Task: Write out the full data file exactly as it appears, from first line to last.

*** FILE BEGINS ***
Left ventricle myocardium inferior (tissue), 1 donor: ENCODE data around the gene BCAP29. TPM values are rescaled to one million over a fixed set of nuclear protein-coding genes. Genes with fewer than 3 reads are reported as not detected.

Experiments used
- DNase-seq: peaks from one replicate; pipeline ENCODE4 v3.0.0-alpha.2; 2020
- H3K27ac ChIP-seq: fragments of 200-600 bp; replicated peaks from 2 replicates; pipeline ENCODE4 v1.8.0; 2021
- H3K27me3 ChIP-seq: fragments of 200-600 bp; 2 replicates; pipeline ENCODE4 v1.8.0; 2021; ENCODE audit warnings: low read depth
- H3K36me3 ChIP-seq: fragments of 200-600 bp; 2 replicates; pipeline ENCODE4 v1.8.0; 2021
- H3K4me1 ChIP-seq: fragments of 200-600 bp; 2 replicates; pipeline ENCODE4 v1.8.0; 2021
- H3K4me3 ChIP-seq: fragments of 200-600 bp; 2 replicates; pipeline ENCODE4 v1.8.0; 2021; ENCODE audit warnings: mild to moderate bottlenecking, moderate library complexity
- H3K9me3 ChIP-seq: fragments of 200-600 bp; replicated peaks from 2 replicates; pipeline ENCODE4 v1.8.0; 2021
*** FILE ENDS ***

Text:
Left ventricle myocardium inferior (tissue), 1 donor: ENCODE data around the gene BCAP29. TPM values are rescaled to one million over a fixed set of nuclear protein-coding genes. Genes with fewer than 3 reads are reported as not detected.

Experiments used
- DNase-seq: peaks from one replicate; pipeline ENCODE4 v3.0.0-alpha.2; 2020
- H3K27ac ChIP-seq: fragments of 200-600 bp; replicated peaks from 2 replicates; pipeline ENCODE4 v1.8.0; 2021
- H3K27me3 ChIP-seq: fragments of 200-600 bp; 2 replicates; pipeline ENCODE4 v1.8.0; 2021; ENCODE audit warnings: low read depth
- H3K36me3 ChIP-seq: fragments of 200-600 bp; 2 replicates; pipeline ENCODE4 v1.8.0; 2021
- H3K4me1 ChIP-seq: fragments of 200-600 bp; 2 replicates; pipeline ENCODE4 v1.8.0; 2021
- H3K4me3 ChIP-seq: fragments of 200-600 bp; 2 replicates; pipeline ENCODE4 v1.8.0; 2021; ENCODE audit warnings: mild to moderate bottlenecking, moderate library complexity
- H3K9me3 ChIP-seq: fragments of 200-600 bp; replicated peaks from 2 replicates; pipeline ENCODE4 v1.8.0; 2021